2. Seven Brides for Seven Brothers. One of the most misogynistic musicals ever written, ever. I had a friend whose mother so worried about possible inferred messages of this show that she forbade her daughters to ever watch it. Rating: 1 of 5 broken hearts

1. Casablanca. A desert island movie. So much part of the American popular culture landscape that when I show it to my students ever semester, they know the famous lines even though they’ve never seen the movie. Love the sweeping drama of the story, the cinematography, the acting…and wow is Humphrey Bogart ever so staggeringly handsome. Rating: 5 of 5 broken hearts

So if you didn’t have any plans for Valentine’s Day week, perhaps one of these movies fits the bill for you.

And if not, you could always watch Die Hard. I hear it’s the best Christmas movie ever.

Les Miserables

I was a freshman at BYU the first time I ever heard “On My Own” from the musical Les Miserables. As part of my vocal major, I had to attend a MDT showcase (BYU has a major titled Musical Dance Theatre–MDT for short) and one segment of the showcase was highlights from Les Mis.

I fell in love.

So much so that after my freshman year concluded, I set about reading the unabridged novel. It took me a long time to finish–that whole summer plus the first month of my sophomore year of college. The last 100 pages had me on my bed, sobbing, surrounded by Kleenex. I’m sure my roommates thought I was crazy.

I didn’t see it performed on stage until 1995, when I splurged on a mezzanine seat and went by myself. And I cried through the whole thing.

So I was extraordinarily excited for the movie. I finally saw it on Saturday with my friend Kelly. And despite all the negative reviews and attention, my love for the story and the music made it impossible for me to join in the negativity-fest.

So here’s what I loved most about Les Mis:

1. I LOVED the insider-touch of casting Colm Wilkinson as the Bishop of Digne. Who is Colm Wilkinson, you ask? He played the original Jean Valjean on Broadway. As soon as the Bishop began to sing, I knew it…and then I confirmed it on IMDB when I got home.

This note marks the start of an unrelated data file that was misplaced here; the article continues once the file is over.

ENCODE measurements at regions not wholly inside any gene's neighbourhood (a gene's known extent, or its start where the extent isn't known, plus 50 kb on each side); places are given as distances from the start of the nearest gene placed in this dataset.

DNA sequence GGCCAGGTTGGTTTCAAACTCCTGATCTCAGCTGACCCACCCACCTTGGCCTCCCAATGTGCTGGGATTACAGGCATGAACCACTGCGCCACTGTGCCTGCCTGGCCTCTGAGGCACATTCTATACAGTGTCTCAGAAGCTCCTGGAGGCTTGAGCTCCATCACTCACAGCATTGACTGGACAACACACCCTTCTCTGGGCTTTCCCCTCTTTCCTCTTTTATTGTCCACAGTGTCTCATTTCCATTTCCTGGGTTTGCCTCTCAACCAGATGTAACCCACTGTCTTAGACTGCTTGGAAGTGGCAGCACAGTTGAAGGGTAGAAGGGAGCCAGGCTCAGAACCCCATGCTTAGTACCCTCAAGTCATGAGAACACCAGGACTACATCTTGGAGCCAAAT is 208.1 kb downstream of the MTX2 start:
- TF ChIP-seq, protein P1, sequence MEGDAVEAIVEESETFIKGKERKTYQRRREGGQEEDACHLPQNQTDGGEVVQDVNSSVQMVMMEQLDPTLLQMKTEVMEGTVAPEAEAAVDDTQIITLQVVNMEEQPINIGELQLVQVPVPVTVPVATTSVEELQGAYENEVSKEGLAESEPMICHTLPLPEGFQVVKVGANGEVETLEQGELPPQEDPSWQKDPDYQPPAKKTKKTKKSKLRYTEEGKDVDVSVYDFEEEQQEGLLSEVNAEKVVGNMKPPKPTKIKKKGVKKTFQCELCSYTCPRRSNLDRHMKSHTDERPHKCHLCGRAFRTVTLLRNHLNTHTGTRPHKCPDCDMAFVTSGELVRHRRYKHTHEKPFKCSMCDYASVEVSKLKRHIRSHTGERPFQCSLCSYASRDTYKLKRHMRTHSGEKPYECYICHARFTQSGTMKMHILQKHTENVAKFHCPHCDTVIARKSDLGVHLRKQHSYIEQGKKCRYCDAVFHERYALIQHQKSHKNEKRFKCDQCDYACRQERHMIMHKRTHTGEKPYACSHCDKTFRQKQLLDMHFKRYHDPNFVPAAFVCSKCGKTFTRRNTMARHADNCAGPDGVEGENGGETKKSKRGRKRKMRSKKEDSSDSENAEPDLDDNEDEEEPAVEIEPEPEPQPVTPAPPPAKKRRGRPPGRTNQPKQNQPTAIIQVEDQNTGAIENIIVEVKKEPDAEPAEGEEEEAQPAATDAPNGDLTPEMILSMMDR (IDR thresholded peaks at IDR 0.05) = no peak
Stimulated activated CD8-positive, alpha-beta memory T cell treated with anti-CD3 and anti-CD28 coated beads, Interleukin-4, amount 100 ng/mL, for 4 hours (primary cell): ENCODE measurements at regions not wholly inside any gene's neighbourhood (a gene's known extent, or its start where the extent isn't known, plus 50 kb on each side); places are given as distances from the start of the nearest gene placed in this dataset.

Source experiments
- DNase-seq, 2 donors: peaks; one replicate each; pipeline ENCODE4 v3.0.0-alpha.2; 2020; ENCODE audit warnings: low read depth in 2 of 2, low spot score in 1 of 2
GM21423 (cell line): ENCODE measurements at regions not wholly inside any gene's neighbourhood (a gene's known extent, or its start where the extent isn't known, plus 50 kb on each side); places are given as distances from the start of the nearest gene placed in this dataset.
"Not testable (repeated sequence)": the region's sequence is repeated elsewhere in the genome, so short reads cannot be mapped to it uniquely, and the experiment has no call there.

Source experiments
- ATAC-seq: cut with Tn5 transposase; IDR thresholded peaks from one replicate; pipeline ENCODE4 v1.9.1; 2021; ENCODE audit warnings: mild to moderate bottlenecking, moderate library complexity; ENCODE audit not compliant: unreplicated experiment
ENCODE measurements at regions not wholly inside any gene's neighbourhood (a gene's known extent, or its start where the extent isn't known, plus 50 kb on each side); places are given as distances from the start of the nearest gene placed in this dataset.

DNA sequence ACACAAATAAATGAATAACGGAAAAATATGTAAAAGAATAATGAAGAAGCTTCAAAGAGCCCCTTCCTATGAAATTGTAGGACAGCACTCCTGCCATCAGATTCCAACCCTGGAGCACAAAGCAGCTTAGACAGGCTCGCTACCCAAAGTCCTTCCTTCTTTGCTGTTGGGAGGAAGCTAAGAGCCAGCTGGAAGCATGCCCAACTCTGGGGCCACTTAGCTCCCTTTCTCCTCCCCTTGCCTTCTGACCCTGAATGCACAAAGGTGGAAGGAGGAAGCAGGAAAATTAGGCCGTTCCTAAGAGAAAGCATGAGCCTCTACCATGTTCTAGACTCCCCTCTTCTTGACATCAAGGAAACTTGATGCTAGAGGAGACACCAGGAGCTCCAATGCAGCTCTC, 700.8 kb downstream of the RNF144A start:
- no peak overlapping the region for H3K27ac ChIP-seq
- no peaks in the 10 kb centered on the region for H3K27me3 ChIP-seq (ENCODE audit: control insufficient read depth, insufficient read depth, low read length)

2. The cinematography was riveting. Some elements of physical space are much more compelling on film than on stage–the grime of the city, the desperation of the commoners and the young men at the barricade, the “lovely ladies”–it created a much more powerful message of mercy and redemption to see a non-sanitized representation of the characters’ struggles.

3. One small lyrical change really affected me. In the Broadway cast recording version of “On My Own,” Eponine sings about her love for Marius and toward the end she concedes: “Without me/his world will go on turning/the world is full of happiness/that I have never known.” In the movie, though, it’s this: “Without me/his world will go on turning/ a world that’s full of happiness/that I have never known.” I get that articles are the most underrated part of speech, but the impact of that change, to me, was dramatic.

I left really only feeling one major slight: on stage, as Valjean is dying and Fantine appears to usher him to the other side, Eponine appears with her. I have an irrational love for Eponine (we have the unrequited love thing down to an art form), and the fact that she facilitates Marius and Cosette’s relationship warrants her inclusion in that final scene. Alas, director Tom Hooper decided otherwise.

I can’t wait for the DVD–I haven’t bought a DVD in years because of Netflix, Hulu, and Redbox–because I will be buying this one.